My first political venture was short: I was elected a member of the House of Representatives, representing the then province of Antofagasta in northern Chile, home of the country’s largest copper mines, in March of 1973, but only lasted until September 1973, when the Chilean Congress was closed by the new military government. In 1989, when elections were called back, I ran and was elected senator for eight years representing the Antofagasta region. The period of 1990 to 1998, during which the military regime transitioned to a democratic government, was a fertile one in terms of political agreements and involved the passing of several reforms and the welcoming of foreign investments, all of which resulted in high economic growth and stability. But the highlight and major challenge in my political life was running for president of Chile in 1993. The centre-right coalition offered me the candidacy, albeit with a slim chance of winning. Among other reasons, I was independent and the political parties wanted to strengthen the coalition and take advantage of my family name since my grandfather had served as president twice from 1920 to 1925 and from 1932 to 1938, and my uncle, Jorge Alessandri Rodriguez, had served as president from 1958 to 1964. The campaign was short but intense, with much help from my family and a small group of friends and – as predicted – Senator Eduardo Frei, a good friend to this day, was elected as the new president. The effort was worthwhile, though, and I thoroughly enjoyed the campaign.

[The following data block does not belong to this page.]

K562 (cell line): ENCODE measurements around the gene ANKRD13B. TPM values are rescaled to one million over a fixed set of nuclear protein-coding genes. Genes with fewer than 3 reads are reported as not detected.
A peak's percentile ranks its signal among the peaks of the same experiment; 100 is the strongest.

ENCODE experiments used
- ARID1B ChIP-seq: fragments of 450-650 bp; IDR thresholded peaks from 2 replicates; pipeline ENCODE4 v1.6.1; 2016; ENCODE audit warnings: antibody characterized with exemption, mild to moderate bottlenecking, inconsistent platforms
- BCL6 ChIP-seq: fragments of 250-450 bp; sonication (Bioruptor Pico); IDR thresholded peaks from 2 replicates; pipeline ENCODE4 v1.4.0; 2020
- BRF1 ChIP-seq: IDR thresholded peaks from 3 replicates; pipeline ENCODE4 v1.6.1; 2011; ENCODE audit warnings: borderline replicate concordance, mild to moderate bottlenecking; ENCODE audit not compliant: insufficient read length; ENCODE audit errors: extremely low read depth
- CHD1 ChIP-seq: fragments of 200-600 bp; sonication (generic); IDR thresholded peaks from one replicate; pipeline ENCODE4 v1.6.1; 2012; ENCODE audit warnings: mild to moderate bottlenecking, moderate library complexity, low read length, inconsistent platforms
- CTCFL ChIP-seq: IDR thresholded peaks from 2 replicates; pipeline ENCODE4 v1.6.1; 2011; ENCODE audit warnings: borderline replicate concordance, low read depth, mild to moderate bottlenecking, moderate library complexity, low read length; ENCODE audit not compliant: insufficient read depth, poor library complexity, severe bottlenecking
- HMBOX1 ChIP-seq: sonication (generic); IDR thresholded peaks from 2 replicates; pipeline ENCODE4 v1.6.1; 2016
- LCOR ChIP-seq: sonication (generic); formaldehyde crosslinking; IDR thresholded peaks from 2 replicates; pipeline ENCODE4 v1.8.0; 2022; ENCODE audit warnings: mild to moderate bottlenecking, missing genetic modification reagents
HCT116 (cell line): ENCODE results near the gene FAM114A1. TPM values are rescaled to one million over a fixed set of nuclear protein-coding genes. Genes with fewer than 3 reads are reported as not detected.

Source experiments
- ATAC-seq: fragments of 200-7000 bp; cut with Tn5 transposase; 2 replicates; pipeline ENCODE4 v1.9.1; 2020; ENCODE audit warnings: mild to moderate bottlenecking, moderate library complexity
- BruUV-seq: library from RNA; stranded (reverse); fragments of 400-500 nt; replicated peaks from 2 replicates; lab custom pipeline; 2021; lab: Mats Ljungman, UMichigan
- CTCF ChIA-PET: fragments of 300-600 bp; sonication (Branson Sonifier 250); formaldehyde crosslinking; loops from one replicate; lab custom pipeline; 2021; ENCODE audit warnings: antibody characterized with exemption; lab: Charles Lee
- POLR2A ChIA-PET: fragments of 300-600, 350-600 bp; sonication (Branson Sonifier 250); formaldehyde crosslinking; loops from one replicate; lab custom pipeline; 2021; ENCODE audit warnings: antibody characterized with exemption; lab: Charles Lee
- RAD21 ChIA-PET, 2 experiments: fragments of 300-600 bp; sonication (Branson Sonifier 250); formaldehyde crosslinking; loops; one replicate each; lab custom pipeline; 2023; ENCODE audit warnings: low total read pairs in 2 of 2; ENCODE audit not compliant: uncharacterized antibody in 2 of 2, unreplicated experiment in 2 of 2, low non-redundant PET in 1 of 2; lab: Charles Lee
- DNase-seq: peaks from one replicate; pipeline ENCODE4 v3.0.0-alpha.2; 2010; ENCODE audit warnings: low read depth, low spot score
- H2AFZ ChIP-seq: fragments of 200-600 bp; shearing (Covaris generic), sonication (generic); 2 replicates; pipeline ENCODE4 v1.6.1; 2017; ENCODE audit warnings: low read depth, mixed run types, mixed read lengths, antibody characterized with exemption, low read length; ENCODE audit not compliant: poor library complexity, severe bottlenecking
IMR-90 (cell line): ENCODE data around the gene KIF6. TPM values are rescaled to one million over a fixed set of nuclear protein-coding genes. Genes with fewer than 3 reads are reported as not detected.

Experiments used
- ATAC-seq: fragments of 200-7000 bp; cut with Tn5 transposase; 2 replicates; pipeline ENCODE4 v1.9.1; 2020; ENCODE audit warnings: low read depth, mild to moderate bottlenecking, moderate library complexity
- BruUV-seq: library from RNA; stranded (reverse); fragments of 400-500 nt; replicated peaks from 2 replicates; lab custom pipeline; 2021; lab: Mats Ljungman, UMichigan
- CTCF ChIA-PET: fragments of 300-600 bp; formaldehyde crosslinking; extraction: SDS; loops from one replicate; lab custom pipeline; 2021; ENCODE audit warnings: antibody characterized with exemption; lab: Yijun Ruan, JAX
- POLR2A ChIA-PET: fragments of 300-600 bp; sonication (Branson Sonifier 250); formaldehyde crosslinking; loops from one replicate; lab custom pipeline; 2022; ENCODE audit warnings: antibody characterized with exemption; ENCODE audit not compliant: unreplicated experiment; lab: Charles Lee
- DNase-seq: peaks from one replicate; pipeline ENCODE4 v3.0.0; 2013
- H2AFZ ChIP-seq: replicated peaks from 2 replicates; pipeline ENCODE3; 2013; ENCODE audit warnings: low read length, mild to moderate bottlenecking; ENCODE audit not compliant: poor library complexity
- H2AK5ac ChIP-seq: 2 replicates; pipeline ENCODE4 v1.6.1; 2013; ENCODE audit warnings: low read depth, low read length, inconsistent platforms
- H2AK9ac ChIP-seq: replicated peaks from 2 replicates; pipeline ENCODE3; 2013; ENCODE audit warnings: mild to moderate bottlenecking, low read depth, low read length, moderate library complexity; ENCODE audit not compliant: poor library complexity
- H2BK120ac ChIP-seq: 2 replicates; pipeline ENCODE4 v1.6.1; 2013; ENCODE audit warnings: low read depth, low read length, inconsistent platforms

What is your advice to young or aspiring IP professionals?

It is important to have a good command of languages, especially English, and to organise your work in a tidy and proper way. IP work entails knowledge and strategy, but also processes and proceedings, so clients expect plenty of feedback and prompt responses. Ideally, try to get to know your clients better through personal contacts and, if possible, attend international and regional conferences. Be prepared to study and constantly keep up to date in this ever-changing world. But above all, be and act ethically; be transparent and let your clients know as soon as possible if you have or believe you have a conflict of interest and let them decide what to do. An ethical approach to your IP practice pays off over time and helps build your prestige based on trust, which is of the essence in a client-attorney relationship. That is my main advice to young practitioners and what I have taught our associates and new partners during my lifetime at the firm. So I am very proud to see how the organisation has grown, based on the same values and principles, that now inspire the fifth generation of attorneys in the leadership of Alessandri Attorneys at Law.

Who are your IP heroes and why?

Alberto Elzaburu, Allan Pilson, Ernesto Barreda, Ron Lehrman, Dan Bereskin and Peter Siemsen are my IP heroes. All of them were and are superb human beings and professionals of excellence. They were and are outstanding IP lawyers, highly respected in their own jurisdictions and internationally. I have had the privilege of being their friend and I have learned a lot from their respective IP practices and wisdom.